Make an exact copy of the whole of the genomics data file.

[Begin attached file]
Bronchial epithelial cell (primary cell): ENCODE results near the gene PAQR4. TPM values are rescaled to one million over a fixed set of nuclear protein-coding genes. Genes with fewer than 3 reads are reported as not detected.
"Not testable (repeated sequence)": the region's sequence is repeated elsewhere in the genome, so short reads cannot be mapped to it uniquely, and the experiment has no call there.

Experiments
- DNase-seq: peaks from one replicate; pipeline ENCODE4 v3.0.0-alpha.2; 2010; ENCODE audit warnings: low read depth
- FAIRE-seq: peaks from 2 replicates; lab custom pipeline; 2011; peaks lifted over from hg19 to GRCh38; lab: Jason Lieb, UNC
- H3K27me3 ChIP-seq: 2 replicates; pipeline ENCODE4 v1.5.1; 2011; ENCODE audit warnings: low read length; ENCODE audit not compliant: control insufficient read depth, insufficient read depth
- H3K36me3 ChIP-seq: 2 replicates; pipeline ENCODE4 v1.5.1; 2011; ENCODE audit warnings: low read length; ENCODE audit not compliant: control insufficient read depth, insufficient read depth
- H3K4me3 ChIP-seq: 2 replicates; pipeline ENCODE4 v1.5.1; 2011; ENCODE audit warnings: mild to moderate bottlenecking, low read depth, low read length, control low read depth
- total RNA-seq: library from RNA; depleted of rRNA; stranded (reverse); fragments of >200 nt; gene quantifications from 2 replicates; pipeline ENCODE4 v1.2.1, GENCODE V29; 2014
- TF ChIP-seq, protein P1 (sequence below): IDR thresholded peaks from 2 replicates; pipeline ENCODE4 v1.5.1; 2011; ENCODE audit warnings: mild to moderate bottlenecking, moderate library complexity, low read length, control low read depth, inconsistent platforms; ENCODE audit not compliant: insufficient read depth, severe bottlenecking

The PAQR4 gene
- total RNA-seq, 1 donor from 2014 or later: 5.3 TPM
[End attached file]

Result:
Bronchial epithelial cell (primary cell): ENCODE results near the gene PAQR4. TPM values are rescaled to one million over a fixed set of nuclear protein-coding genes. Genes with fewer than 3 reads are reported as not detected.
"Not testable (repeated sequence)": the region's sequence is repeated elsewhere in the genome, so short reads cannot be mapped to it uniquely, and the experiment has no call there.

Experiments
- DNase-seq: peaks from one replicate; pipeline ENCODE4 v3.0.0-alpha.2; 2010; ENCODE audit warnings: low read depth
- FAIRE-seq: peaks from 2 replicates; lab custom pipeline; 2011; peaks lifted over from hg19 to GRCh38; lab: Jason Lieb, UNC
- H3K27me3 ChIP-seq: 2 replicates; pipeline ENCODE4 v1.5.1; 2011; ENCODE audit warnings: low read length; ENCODE audit not compliant: control insufficient read depth, insufficient read depth
- H3K36me3 ChIP-seq: 2 replicates; pipeline ENCODE4 v1.5.1; 2011; ENCODE audit warnings: low read length; ENCODE audit not compliant: control insufficient read depth, insufficient read depth
- H3K4me3 ChIP-seq: 2 replicates; pipeline ENCODE4 v1.5.1; 2011; ENCODE audit warnings: mild to moderate bottlenecking, low read depth, low read length, control low read depth
- total RNA-seq: library from RNA; depleted of rRNA; stranded (reverse); fragments of >200 nt; gene quantifications from 2 replicates; pipeline ENCODE4 v1.2.1, GENCODE V29; 2014
- TF ChIP-seq, protein P1 (sequence below): IDR thresholded peaks from 2 replicates; pipeline ENCODE4 v1.5.1; 2011; ENCODE audit warnings: mild to moderate bottlenecking, moderate library complexity, low read length, control low read depth, inconsistent platforms; ENCODE audit not compliant: insufficient read depth, severe bottlenecking

The PAQR4 gene
- total RNA-seq, 1 donor from 2014 or later: 5.3 TPM